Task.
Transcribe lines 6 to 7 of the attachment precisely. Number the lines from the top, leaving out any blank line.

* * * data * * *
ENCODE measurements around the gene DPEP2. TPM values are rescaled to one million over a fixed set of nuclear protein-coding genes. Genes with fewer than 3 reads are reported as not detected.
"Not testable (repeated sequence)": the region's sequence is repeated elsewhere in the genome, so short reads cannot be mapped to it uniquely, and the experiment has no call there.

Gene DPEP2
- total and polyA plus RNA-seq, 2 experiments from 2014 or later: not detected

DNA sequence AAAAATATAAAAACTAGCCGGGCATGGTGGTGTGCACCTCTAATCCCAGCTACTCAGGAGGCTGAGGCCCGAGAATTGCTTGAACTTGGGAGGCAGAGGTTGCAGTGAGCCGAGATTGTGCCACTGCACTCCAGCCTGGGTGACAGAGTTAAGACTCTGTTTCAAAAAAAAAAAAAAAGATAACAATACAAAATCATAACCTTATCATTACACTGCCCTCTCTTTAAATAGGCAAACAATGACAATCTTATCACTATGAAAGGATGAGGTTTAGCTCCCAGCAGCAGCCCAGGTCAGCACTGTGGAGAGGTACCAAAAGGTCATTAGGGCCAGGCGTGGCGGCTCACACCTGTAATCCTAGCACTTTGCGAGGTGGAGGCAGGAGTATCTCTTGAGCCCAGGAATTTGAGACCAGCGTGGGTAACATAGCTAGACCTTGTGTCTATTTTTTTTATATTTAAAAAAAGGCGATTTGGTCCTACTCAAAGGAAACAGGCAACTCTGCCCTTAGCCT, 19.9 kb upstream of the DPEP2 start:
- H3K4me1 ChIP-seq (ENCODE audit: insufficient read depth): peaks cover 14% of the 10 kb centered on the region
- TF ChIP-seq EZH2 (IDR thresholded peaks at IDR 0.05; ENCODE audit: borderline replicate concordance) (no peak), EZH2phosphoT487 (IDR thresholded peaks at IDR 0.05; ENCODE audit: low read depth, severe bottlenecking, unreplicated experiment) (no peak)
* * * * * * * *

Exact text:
- H3K4me1 ChIP-seq (ENCODE audit: insufficient read depth): peaks cover 14% of the 10 kb centered on the region
- TF ChIP-seq EZH2 (IDR thresholded peaks at IDR 0.05; ENCODE audit: borderline replicate concordance) (no peak), EZH2phosphoT487 (IDR thresholded peaks at IDR 0.05; ENCODE audit: low read depth, severe bottlenecking, unreplicated experiment) (no peak)